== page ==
Healing in Overwatch isn’t always appreciated—usually just a “Thanks, I’m glad someone is doing it.” Now, players are complaining that it’s not only unappreciated, but it’s also under-rewarded. Recently, healers were reportedly seeing fewer skill rating gains than their more damage-dealing allies.
Yesterday, Blizzard responded to the controversy by noting that they haven’t found a “broad systemic issue.” And there are a few misconceptions about skill ratings flying around that could contribute to the drama.
That drama has been brewing over the last few weeks, when several Overwatch players noticed that healers weren’t getting the “On Fire” status much, which indicated that they’re on a healing roll. The assumption was that being “On Fire” affected skill ratings. As a result, players believed, healers were receiving fewer skill points than DPS allies who were “On Fire” more. Some also reported simply seeing lower skill rating gains when they played healer.
Here’s a summary of that argument:
Yesterday, Blizzard announced that the drama isn’t entirely merited. On Battle.net, Overwatch principal designer Scott Mercer cleared up a few things. He explained that, a few weeks ago, the Overwatch team made some balance changes to skill ratings. “Players were getting full assist credit even if the player being assisted did very little to the target,” he wrote. It was a bug. So, Mercer went on to say, “We needed to recalibrate the tuning for the systems that calculate a player’s contribution to the match.” That patch affected how often players were “On Fire.”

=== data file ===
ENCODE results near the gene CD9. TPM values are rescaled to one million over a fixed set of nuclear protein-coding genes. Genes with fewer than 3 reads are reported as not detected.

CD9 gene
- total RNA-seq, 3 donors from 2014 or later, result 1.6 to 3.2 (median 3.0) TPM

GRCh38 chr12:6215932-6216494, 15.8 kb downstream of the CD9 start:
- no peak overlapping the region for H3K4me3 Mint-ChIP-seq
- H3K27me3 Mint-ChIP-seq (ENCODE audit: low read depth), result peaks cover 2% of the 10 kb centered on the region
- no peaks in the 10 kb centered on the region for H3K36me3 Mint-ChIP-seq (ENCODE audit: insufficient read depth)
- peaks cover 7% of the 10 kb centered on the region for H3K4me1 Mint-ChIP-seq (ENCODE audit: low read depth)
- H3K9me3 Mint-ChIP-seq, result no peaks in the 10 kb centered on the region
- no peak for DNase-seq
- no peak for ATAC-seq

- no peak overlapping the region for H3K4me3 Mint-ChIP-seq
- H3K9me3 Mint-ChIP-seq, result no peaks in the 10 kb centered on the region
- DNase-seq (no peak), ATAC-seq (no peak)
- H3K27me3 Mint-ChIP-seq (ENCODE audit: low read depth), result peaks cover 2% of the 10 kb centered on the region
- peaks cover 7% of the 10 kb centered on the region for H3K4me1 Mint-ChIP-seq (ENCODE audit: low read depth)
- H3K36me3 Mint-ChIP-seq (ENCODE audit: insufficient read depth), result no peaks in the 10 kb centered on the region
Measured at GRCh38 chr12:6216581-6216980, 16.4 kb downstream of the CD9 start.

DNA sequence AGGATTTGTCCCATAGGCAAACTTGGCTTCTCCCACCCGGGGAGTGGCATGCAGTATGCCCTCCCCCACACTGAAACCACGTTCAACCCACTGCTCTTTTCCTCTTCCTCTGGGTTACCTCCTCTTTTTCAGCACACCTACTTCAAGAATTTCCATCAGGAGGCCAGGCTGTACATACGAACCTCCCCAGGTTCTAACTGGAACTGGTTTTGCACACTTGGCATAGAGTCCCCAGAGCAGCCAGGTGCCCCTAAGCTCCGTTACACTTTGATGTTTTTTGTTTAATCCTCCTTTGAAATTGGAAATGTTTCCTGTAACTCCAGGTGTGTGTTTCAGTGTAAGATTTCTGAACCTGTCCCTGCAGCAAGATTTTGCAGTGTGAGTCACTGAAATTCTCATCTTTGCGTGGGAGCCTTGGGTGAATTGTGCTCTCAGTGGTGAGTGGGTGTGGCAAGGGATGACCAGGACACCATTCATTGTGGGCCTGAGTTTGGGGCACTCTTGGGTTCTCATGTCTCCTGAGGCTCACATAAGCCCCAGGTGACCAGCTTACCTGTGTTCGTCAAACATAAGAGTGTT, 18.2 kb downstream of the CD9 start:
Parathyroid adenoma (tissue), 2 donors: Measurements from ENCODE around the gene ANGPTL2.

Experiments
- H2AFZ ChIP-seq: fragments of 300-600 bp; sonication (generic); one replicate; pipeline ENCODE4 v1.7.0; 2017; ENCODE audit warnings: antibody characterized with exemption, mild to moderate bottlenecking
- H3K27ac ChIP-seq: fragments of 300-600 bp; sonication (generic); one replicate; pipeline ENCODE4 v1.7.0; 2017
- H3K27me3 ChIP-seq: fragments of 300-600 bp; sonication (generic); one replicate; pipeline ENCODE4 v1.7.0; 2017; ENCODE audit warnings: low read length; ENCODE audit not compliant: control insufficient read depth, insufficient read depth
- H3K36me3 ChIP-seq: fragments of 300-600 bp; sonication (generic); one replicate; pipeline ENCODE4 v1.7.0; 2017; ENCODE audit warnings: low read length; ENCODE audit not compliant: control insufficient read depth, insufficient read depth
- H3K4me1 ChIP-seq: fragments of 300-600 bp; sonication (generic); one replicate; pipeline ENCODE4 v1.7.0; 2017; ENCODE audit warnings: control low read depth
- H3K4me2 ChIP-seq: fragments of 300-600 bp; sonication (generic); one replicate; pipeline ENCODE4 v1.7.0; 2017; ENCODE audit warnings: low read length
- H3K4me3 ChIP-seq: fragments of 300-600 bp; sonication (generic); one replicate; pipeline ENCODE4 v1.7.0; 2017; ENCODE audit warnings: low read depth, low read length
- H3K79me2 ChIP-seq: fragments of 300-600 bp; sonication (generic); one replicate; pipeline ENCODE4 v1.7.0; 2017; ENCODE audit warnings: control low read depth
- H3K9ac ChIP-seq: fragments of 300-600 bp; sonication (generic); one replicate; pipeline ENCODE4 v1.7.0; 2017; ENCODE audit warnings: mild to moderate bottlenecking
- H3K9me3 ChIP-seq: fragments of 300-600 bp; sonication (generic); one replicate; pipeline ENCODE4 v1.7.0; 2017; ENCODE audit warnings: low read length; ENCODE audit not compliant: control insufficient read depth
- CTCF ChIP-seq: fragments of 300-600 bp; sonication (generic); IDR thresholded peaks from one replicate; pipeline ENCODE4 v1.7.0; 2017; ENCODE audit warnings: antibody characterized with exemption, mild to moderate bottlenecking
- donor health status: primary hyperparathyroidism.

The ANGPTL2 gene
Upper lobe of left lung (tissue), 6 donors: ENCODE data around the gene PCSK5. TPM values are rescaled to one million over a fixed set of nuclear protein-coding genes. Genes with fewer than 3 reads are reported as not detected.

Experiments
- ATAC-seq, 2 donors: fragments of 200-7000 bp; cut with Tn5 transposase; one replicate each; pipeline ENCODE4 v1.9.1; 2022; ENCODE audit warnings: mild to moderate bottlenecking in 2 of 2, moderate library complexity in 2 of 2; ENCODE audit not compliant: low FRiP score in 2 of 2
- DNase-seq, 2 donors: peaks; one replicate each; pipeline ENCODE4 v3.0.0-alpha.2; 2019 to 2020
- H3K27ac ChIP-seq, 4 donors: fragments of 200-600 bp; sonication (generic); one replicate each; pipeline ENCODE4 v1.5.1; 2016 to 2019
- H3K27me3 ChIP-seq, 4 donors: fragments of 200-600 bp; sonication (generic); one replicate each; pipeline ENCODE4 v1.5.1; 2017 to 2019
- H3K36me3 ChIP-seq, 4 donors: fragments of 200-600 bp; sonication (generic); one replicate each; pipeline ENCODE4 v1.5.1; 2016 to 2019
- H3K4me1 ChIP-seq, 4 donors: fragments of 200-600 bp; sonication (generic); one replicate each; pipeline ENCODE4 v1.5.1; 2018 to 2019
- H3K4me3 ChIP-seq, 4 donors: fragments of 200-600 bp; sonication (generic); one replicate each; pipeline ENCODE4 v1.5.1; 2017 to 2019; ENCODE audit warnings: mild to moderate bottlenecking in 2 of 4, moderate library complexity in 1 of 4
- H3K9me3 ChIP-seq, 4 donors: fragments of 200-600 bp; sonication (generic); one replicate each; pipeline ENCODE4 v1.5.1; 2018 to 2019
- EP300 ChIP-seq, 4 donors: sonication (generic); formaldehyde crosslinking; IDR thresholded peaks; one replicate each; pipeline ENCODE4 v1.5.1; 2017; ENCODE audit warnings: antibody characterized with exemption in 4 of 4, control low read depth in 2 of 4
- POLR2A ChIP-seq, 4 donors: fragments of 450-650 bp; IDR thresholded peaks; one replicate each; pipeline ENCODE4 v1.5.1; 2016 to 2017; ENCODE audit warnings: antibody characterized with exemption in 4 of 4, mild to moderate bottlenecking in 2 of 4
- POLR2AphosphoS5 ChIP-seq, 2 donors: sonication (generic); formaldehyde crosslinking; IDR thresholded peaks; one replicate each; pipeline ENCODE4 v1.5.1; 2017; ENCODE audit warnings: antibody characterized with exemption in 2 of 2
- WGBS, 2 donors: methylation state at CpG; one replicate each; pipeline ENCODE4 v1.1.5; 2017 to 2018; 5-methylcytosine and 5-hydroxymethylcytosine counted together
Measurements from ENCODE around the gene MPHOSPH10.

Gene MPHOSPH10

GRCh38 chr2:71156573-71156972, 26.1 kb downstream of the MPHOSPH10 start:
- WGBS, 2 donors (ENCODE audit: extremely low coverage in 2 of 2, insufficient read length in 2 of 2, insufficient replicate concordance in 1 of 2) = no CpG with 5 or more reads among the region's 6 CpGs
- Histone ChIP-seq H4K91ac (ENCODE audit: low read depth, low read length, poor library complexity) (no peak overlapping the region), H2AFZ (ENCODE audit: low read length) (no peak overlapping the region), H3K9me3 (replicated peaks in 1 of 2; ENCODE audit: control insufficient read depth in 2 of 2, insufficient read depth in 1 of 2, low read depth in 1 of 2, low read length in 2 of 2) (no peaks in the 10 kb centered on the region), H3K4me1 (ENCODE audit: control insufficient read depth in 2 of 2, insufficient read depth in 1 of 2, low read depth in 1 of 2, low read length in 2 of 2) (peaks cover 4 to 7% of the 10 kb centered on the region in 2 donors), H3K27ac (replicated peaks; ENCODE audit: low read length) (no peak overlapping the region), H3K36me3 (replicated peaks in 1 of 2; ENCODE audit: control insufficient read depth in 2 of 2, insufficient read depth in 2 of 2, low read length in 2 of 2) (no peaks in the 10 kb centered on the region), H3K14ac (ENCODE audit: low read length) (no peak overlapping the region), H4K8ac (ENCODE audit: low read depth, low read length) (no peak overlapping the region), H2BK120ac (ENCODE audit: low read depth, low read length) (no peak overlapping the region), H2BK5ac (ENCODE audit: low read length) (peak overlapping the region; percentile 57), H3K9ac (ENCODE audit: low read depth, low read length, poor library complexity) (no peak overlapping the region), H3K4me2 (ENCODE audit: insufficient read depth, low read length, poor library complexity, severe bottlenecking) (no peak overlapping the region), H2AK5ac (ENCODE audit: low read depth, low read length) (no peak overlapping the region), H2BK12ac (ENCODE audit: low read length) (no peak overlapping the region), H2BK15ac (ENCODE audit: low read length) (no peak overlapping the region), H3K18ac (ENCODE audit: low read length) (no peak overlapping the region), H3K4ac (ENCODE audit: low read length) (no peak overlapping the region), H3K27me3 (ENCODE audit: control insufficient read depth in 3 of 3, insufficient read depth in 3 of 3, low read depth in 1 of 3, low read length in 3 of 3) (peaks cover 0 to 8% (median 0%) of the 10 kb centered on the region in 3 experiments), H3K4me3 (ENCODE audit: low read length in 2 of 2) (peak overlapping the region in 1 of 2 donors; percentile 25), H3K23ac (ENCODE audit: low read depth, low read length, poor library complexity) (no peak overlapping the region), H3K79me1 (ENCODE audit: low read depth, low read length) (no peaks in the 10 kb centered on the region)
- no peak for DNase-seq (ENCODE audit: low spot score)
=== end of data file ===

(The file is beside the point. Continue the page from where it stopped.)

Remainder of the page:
But Mercer also noted a crucial misunderstanding. “The amount a player is ‘On Fire’ does not directly affect SR [skill rating] adjustments due to player performance.” While both skill rating and the “On Fire” status indicate how well a player performs, they ways players get there are calculated differently. Mercer explains:
The determination of being “On Fire” examines not just your own performance, but your performance relative to your teammates. The calculation of your SR adjustment after a match doesn’t look at your teammates, but instead compares you to the performance of other similarly skilled players with that hero across an enormous pool of competitive matches. So, we compare your Genji play to the play of other Genjis, Ana vs. Anas, etc. Since we’re comparing “apples to apples”, we shouldn’t see any kind of support specific bias in SR adjustments due to player performance.
Blizzard hasn’t yet found a systemic problem with SR gains for players who heal. That’s not to say that players who complain of diminished SRs gains are wrong. Mercer said that “There might be a more localized issue affecting a specific hero, or a certain type of play style or game situation.” The Overwatch team, as they do, is still looking into it.